Your kitchen is filled with pots and pans of all sizes. From saucepans and roasting pans to griddles and woks, kitchen pots and pans are challenging to pack because of their size, shape, and weight.
Understanding how to pack kitchen pots and pans when moving is essential. They may seem sturdy enough, but even small scratches on them can affect their cooking efficiency.
Here is a step-by-step guide to help relieve the stress of packing kitchen pots and pans.
Materials Needed to Pack Kitchen Pots and Pans
- High-Quality Moving Boxes of Various Sizes
- Packing Paper or Newspaper
- Bubble Wrap
- Packing Tape
- Permanent Marker
Steps to Pack Kitchen Pots and Pans
- Find a free space on the floor and put all your supplies
- Ensure all pots & pans are completely clean and dry
- Cover the bottom of the packing boxes
- Organize the pots & pans that can nest inside each other
- Carefully wrap the group of pans again
- Always wrap the pot lids separately
- Place the wrapped stacks in the box
- Repeat the above steps with the remaining pots & pans
- Close & seal the box
Let’s go over each of the above steps in detail to make sure your packing is a breeze.
Find a Free Space on the Floor and Put All Supplies There
Have medium and large-sized cardboard boxes ready to go. While you may be tempted to use extra large containers, they will become too heavy to lift when they are full.
Have a flat and clear workspace to pack your pots and pans efficiently. Setting up one will save you a lot of stress and frustration when you start packing. Ensure all the packaging and moving materials are within your reach, so you do not have to leave the area.
Ensure All Pots & Pans are Clean and Dirty
Moving is the perfect time to clean your pots and pans thoroughly. Wash all the pots and pans at least 24 hours before you want to pack them. Ensure they are completely dry before you start packing.
Moisture can cause damage to other household items, and if a long-term move involves storage, you may even end up with moldy pots and pans.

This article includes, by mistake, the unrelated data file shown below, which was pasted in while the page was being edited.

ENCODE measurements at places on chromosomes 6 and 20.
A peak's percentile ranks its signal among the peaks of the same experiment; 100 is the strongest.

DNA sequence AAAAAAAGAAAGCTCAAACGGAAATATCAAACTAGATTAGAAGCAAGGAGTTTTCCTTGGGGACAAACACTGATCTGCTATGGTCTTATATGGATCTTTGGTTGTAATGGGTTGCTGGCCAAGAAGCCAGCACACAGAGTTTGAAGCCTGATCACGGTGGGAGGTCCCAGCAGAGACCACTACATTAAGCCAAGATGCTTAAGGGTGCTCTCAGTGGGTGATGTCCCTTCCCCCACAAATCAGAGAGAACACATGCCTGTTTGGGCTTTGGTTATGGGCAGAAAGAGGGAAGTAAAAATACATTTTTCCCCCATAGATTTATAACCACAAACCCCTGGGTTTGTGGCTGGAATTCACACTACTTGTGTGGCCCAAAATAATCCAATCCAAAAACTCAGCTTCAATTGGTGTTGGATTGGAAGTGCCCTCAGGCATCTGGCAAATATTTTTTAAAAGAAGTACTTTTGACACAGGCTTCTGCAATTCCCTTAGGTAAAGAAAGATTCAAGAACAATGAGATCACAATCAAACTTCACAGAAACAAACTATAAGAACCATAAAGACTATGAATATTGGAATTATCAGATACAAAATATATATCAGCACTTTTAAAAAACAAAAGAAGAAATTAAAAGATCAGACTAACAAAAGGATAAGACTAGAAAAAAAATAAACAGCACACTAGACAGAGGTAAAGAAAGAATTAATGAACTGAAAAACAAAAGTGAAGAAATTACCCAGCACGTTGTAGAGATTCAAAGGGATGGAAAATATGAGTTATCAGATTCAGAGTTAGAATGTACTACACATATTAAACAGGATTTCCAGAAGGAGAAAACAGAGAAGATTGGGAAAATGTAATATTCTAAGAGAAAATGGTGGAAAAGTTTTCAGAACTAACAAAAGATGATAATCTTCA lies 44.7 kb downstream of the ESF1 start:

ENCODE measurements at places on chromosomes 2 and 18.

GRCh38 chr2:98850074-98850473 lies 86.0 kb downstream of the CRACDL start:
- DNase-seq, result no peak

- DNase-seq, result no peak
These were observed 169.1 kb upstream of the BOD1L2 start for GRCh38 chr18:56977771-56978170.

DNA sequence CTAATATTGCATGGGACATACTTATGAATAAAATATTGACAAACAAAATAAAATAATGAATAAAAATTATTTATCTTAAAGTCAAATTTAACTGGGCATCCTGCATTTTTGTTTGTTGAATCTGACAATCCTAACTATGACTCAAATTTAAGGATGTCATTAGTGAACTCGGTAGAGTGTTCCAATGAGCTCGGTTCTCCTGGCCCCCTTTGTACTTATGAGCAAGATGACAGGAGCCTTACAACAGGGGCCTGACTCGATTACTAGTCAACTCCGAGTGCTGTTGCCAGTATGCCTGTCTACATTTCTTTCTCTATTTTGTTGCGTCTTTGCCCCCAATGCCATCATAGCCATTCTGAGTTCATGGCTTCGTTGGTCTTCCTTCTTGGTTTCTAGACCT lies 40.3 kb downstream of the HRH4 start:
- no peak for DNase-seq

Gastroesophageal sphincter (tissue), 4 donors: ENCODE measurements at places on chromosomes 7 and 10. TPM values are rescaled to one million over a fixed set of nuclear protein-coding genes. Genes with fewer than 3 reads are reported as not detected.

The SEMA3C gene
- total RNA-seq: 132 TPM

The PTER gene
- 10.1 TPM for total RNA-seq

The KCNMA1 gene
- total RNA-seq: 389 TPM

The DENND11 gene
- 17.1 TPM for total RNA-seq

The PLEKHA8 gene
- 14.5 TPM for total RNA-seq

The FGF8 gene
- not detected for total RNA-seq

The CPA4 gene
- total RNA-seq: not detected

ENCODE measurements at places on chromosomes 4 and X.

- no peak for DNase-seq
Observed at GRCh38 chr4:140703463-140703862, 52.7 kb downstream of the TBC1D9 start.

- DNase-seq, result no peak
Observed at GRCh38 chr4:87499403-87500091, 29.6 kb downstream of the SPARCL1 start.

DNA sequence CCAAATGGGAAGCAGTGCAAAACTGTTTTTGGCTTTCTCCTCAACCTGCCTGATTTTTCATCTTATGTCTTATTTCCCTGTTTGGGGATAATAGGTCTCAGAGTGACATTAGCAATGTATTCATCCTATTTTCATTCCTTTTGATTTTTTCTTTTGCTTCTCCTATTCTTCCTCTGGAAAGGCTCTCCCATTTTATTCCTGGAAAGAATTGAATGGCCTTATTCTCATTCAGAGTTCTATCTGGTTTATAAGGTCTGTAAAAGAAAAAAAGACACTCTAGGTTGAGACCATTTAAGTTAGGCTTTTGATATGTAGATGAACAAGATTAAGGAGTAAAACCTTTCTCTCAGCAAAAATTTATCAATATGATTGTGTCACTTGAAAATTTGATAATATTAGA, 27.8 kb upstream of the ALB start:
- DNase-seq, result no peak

Cleaning the pots and pans will also give you a chance to inspect for damaged pieces and maybe even separate some to the garbage pile.
Cover the Bottom of the Packing Boxes
Tape the boxes along the bottom seam. You may even fortify them with a second layer to ensure they are strong enough for your pots and pans. Cushion the inside with crumpled packing paper or newspaper. You can use clean dishtowels for wrapping fragile items. It will ensure protection and padding for the pots and pans.
Organize the Pots & Pans that Can Be placed Inside One Another
Remove the lids from the pots and pans. Pick three to four pans that can be nested together to save some space. Put packing paper on the top of the largest pot or pan you can find.
Then place the next-sized pan on the paper and then push it down gently inside the pan. Repeat the stacking process with the other pans while putting paper as you move to another stack.
Carefully Wrap the Group of Pans Again
Now, put the nested stack on packing paper and then pull up multiple layers around it. Then, tape the packing paper down tightly and securely around the pot so it won’t open up during the move.
Wrap All the Glass Lids Separately
Wrap all the lids separately using several layers of packing paper or using plastic bubble wrap for extra protection. If the lids can be nested together, you can use the above steps to wrap them together.
Place All the Wrapped Stacks in the Moving Box
Now, place the wrapped pots and pans in the box. Fill the space around it with packing paper or crumbled paper or packing peanuts to prevent it from shifting while you move it.
Make sure there is space at the top of the box and cover the wrapped pots and pans with crumbled paper to fill all empty spaces.
Repeat the Above Steps with the Remaining Pots & Pans
Do not overload the boxes as it can make it difficult to lift or force them to tear, breaking your valuables. Pack heavier items like cast iron alone in smaller boxes, if needed.
Close & Seal Box
Now, tape the boxes closed and use a marker to label their contents. Ensure your labeling is more detailed than just writing pots and pans on the box. You may write frying pans or casserole dishes. Accurate labeling will make it easier for you to locate and unpack them in your new home.
Packed and Ready To Move
Now that you know how to pack kitchen pots and pans in the safest and most efficient manner, packing your kitchen for moving day will be much easier and hassle-free.